Assessment of heavily calcified segments seems to be a structural problem of computed tomography and until further developments are achieved, it threats to be the major limiting factor for the broad use of this technology, in patients with severe coronary calcification, such as patients with CABG. In fact, even newer generations of MSCT scanners “do not completely detach problems dealing with hardening artefacts induced by metal clips and calcification.” (von Kiedrowski et al. this issue) [3].

Radiation is another problem concerning CTA: in the present study all scans were performed using dose reduction protocols. Mean radiation exposure was estimated as 9.88 ± 3.2 mSV. Compared to other published works using MSCT in CABG patients, this is a relatively low dose exposure. However, some of the scans excluded the proximal segment of the LIMA or RIMA even when these arterial grafts had been used for bypass surgery, explaining the differences to other studies. [2, 5]. As the authors commented, “minimization of radiation exposure, as well as optimization of the diagnostic abilities in calcified vessels remain the main goals for future MSCT technologies.”

In this study unevaluable segments were considered as false positives. Thus, the results reflect the real value of this technique in a clinical setting—as patients with unevaluable segments would not be exempt from evaluation (by CA or other diagnostic technique). Using this approach, the NPV is kept very high and is one of the strong arguments for the technique. On the other hand, the high number of false positive studies, particularly in the presence of calcified disease, is an important limitation of CTA in this context, as it implies an unnecessary duplication of exams with the associated increase of radiation and contrast agent exposure.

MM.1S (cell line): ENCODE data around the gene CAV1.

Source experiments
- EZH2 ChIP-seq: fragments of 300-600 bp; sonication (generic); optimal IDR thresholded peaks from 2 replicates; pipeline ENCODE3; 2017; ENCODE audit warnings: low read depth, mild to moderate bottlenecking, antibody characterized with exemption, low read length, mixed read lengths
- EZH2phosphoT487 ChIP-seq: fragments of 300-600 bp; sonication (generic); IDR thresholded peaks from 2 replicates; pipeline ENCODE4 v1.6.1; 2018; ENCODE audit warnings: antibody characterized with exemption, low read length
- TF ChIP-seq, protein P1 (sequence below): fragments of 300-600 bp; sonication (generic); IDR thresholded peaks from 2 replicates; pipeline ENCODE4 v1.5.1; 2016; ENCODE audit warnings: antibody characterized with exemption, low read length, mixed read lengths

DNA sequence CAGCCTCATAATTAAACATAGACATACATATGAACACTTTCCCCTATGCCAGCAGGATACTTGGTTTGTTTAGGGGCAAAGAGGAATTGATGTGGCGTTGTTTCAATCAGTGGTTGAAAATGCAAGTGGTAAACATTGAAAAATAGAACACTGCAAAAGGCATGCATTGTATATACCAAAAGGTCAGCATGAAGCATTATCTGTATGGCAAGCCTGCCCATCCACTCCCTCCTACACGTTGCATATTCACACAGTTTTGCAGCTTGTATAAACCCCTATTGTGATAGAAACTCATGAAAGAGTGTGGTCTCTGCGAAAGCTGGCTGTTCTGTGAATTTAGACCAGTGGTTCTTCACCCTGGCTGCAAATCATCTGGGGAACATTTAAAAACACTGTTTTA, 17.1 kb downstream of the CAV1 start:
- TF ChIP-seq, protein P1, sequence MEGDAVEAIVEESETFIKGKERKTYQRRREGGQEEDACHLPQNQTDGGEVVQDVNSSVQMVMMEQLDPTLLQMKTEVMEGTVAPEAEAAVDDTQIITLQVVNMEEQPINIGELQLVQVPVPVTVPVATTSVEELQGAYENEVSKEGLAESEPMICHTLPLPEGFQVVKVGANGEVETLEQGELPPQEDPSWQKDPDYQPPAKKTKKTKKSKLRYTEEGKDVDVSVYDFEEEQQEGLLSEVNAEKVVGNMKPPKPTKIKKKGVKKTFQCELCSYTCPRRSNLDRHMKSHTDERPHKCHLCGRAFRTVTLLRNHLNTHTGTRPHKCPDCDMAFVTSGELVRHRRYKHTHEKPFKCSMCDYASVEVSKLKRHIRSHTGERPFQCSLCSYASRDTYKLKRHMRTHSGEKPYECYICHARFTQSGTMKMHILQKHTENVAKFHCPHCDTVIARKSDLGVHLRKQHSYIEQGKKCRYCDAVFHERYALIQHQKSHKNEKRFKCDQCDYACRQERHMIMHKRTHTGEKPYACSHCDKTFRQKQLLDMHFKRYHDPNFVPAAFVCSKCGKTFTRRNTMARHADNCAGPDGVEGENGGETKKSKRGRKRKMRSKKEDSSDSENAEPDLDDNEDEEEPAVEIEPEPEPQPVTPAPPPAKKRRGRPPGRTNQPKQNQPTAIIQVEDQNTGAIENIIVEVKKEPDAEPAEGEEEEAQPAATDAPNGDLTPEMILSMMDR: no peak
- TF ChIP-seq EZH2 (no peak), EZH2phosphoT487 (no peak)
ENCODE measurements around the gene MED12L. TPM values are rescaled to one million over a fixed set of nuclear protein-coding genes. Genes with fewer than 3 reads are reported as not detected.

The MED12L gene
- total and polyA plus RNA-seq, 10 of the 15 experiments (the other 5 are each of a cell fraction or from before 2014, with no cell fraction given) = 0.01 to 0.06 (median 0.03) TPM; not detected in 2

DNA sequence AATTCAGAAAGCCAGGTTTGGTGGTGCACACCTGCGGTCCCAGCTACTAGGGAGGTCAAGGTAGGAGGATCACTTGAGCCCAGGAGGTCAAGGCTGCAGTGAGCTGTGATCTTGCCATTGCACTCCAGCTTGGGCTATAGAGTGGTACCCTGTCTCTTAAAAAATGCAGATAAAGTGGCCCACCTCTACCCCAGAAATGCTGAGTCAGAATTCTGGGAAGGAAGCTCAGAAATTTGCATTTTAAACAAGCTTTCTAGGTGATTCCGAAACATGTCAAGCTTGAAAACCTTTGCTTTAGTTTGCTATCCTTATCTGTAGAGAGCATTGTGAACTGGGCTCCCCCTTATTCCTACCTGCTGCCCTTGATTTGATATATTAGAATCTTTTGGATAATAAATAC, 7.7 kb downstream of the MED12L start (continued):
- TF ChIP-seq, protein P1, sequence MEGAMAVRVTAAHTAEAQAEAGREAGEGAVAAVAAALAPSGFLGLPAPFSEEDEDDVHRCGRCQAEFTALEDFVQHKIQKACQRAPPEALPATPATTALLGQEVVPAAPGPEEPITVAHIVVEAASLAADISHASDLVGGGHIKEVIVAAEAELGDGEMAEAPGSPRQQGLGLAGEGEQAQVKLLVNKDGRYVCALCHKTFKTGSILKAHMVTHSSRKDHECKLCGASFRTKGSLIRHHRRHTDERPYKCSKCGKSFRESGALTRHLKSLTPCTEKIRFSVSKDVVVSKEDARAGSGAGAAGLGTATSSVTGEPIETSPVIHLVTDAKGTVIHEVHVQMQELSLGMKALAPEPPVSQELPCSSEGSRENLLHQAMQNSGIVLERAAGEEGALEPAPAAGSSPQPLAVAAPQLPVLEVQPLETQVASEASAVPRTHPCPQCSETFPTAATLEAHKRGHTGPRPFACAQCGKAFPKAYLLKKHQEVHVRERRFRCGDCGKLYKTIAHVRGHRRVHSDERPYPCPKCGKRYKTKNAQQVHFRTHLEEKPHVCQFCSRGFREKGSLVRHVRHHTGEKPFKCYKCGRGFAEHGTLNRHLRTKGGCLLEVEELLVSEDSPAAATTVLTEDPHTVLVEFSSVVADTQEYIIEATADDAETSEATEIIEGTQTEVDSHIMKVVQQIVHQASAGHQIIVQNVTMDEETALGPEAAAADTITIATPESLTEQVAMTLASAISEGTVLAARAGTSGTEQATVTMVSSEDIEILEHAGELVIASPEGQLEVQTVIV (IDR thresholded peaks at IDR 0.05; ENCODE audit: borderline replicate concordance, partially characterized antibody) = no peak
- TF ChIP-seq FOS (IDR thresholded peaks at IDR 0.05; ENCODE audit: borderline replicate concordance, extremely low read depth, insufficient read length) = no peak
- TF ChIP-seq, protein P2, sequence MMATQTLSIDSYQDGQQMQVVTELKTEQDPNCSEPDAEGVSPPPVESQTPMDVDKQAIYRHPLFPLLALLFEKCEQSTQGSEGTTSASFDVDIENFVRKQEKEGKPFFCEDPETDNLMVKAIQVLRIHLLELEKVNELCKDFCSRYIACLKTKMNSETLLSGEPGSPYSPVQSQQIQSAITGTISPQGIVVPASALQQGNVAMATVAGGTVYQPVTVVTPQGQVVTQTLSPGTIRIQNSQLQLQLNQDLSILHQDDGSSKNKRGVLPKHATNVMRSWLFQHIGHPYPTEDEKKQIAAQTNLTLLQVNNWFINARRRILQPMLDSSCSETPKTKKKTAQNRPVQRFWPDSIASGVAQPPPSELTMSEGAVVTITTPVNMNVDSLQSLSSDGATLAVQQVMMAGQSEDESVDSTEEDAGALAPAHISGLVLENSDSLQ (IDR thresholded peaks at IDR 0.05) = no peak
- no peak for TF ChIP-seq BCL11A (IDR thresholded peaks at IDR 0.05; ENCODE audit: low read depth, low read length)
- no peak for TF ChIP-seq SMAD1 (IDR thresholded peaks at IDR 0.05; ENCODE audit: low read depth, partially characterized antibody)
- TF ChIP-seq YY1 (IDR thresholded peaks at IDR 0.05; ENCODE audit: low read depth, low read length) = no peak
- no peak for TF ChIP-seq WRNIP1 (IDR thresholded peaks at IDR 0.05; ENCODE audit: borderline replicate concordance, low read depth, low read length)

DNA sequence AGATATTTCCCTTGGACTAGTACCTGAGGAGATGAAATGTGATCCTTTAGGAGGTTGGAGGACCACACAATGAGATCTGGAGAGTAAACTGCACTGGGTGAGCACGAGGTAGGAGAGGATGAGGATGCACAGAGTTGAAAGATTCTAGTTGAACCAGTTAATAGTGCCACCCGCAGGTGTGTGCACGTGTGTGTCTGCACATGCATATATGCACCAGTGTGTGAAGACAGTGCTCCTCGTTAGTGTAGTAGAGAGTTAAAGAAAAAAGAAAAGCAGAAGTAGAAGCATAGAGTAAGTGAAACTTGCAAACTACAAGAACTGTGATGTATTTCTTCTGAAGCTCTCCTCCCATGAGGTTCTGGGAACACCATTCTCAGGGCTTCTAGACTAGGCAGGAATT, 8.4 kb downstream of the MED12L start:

The authors conclude that although 16-slice-CT provides “sufficient CABG assessment,” the clinical value of this method is limited by its detriments in assessing the bypass anastomoses and the revascularized native vessels. The clinical indications for CTA in CABG patients are still limited, as patients with positive stress test and high pre-test probability will benefit from a direct referral for CA rather than for MSCT. However, in a selected group of patients with failed CA for bypass assessment, inconclusive stress test, inability to perform stress testing, or a generally low pre-test probability for bypass stenosis/obstruction, MSCT may have an important value for the assessment of bypass grafts. Furthermore, the ability of this method for the assessment of anatomic thoracic relations makes it of unquestionable clinical utility for the planning of reoperative cardiothoracic surgery. The decision whether to refer for CTA or CA should be based on the clinical status of the CABG patient in order to avoid duplication of radiation exposure: if an interventional approach is probable, primary CA should be the first choice.


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Copyright information

© Springer Science+Business Media, B.V. 2008

Authors and Affiliations

  • Nuno Bettencourt
    • 1
  • Amedeo Chiribiri
    • 1
  • Eike Nagel
    • 1
  1. 1.King’s College LondonStrandUK